Thursday, June 09, 2011

Other People's Funerals

I went to a funeral last night. It was at my church, and the choir (of which I'm a part) was singing an anthem. Some of my friends knew the deceased and I wanted to be there for them. These at least were the reasons I gave myself for going. Yet I also felt drawn there, somehow; drawn by something bigger than these reasons, which, serviceable though they are, could still be written off by a person with a busy schedule and an advanced degree in rationalization. I wanted to go. I needed to. And I wasn't completely sure why.

We sang a song during communion that I remembered from my days as a youngster at church camp--the kind that has accompanying hand motions. I am not generally comfortable with such things, but the singing...the familiar melody, the words known so well that they spill from the mouth without a thought...opened something in me. I am not a crier, but I was doing my damnedest to sniffle my way through without completely sobbing. And then I looked down at the program in my hands and saw the date. June 8th. And I remembered.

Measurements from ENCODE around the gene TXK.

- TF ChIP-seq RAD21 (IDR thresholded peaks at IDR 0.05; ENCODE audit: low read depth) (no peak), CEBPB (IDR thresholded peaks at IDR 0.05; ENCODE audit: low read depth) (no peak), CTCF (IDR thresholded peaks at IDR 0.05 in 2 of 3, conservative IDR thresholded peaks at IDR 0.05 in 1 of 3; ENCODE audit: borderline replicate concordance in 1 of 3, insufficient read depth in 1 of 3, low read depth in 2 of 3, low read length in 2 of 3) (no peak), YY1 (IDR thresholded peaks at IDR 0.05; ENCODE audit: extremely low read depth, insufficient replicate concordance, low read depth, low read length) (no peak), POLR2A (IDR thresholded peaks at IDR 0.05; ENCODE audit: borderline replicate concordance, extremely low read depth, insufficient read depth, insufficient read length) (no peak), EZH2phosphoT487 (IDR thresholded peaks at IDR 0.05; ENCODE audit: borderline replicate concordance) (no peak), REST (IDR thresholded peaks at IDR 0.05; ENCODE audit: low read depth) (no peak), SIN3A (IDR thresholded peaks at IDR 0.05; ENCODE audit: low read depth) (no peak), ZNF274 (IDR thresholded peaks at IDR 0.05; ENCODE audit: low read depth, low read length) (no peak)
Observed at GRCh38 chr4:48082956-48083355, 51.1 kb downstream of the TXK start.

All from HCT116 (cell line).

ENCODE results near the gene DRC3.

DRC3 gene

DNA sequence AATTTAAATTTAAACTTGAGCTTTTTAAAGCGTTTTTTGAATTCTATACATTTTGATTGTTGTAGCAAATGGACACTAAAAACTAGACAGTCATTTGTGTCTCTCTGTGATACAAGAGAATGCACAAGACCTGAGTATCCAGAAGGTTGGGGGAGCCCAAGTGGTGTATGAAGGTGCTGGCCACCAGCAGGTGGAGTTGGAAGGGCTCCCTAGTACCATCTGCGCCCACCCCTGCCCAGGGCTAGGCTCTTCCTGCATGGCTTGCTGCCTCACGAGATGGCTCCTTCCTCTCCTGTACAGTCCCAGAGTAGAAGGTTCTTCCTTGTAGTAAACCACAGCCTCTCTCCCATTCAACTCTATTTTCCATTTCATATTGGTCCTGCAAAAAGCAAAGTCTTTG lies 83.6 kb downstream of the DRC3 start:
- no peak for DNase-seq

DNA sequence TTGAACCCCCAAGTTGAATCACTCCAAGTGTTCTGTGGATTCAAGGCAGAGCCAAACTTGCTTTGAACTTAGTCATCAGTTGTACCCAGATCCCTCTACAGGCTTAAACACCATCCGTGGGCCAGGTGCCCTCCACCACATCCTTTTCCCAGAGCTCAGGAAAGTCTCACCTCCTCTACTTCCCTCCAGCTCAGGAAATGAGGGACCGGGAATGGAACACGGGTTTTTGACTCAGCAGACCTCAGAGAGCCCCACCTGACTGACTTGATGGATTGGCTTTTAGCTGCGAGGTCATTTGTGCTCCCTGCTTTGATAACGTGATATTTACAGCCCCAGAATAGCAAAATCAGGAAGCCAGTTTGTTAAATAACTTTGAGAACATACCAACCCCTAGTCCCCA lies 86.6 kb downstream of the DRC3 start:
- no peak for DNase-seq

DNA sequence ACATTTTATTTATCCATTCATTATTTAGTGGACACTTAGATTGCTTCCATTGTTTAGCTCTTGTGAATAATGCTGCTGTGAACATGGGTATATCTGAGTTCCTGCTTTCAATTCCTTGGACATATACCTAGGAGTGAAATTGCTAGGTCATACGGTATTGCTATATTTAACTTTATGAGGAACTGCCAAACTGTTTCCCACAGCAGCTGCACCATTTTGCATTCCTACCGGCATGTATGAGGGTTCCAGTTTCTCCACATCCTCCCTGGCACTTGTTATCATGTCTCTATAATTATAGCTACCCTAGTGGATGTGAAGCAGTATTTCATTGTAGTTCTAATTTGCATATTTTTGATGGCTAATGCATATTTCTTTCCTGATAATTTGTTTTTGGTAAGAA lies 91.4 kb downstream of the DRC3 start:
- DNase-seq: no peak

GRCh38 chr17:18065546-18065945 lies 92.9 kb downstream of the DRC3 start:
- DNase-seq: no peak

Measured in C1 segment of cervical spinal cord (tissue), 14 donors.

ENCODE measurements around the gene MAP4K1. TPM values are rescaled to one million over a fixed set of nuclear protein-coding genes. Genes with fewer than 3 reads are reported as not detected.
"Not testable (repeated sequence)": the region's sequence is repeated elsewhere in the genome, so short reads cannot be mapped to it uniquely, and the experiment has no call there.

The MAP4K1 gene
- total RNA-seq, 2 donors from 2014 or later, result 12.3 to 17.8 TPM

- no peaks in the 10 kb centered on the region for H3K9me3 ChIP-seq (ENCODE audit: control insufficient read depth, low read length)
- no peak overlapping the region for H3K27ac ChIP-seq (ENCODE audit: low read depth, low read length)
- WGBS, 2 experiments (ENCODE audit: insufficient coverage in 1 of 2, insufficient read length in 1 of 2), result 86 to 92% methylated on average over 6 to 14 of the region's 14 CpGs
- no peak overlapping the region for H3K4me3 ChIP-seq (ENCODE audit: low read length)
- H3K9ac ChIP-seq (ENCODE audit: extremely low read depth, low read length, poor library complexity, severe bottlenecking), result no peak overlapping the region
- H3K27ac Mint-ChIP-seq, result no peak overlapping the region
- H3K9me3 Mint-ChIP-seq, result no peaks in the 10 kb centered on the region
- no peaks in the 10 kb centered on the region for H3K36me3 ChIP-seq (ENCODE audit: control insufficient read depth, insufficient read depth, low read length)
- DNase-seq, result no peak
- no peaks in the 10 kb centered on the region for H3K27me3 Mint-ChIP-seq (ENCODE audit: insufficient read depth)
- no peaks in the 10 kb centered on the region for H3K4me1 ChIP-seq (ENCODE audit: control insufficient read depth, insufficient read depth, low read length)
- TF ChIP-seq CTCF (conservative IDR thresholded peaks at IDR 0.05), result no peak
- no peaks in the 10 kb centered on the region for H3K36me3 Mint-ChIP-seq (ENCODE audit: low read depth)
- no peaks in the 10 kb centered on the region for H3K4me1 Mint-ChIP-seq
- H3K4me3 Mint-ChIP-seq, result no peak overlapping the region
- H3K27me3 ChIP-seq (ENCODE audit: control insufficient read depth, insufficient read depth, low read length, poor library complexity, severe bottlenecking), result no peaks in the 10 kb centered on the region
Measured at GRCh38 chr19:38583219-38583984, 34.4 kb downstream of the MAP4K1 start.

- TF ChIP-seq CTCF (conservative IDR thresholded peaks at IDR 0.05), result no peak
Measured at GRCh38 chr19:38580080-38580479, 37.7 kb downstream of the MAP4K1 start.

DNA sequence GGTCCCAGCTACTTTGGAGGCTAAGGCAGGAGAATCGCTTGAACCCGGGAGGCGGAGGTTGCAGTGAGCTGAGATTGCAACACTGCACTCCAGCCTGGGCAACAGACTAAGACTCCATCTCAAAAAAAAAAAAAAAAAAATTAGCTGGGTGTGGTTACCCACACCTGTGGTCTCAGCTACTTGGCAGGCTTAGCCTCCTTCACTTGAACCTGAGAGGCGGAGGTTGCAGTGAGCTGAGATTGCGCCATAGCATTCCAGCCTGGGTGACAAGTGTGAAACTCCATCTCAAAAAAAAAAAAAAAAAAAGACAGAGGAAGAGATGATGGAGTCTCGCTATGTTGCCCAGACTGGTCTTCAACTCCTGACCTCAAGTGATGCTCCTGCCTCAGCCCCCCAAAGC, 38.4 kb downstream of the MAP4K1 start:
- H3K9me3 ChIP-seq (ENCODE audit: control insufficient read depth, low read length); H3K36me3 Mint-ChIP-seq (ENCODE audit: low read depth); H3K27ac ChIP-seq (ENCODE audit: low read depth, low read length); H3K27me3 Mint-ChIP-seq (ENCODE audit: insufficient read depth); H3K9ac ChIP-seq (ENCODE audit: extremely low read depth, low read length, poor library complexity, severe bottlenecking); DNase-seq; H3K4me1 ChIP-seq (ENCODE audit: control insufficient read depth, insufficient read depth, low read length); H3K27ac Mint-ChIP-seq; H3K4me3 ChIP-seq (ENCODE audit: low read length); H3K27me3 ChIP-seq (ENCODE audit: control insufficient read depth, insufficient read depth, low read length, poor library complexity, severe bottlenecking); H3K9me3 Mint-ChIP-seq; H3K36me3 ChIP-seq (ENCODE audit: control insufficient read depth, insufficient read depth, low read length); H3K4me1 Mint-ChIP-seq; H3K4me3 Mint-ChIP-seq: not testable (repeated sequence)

My uncle committed suicide on June 8th last year, after a lifelong struggle with bipolar disorder. He was cremated, so there wasn't a funeral per se for a while. There was a 'memorial service' shortly after his death, but it was at an unfamiliar (to me) evangelical-to-the-nth-degree church. The pastor took the opportunity, in his sermon, to remind us that suicides go to hell, and especially "unsaved" suicides like my Uncle Jim. It was not an experience of closure. I did not leave feeling held and supported. It was not healing. It left me feeling angry, hurt and saddened.

In a way, this "other person's funeral" yesterday offered me a chance to grieve an old (but not so very old) wound in a familiar place, with people I love and who love me. It served as a Jahrzeit, the Jewish custom of remembering the anniversary of a death with prayers and blessings. Last night we buried Dee's ashes in the plot outside the church, and various people stepped forward to throw handfuls of earth into the grave. It was a poignant reminder that funerals are not so much for the dead as for the living; that even in small actions, like the willingness to dirty our hands to remember a friend who has passed, we stand together. We do not go out to the grave alone. We do not struggle to carry the coffin by ourselves. There are pallbearers; there is a procession out to the graveyard. And as we say during the Episcopal burial service, "Even at the grave we make our song: Alleluia, alleluia."

No comments: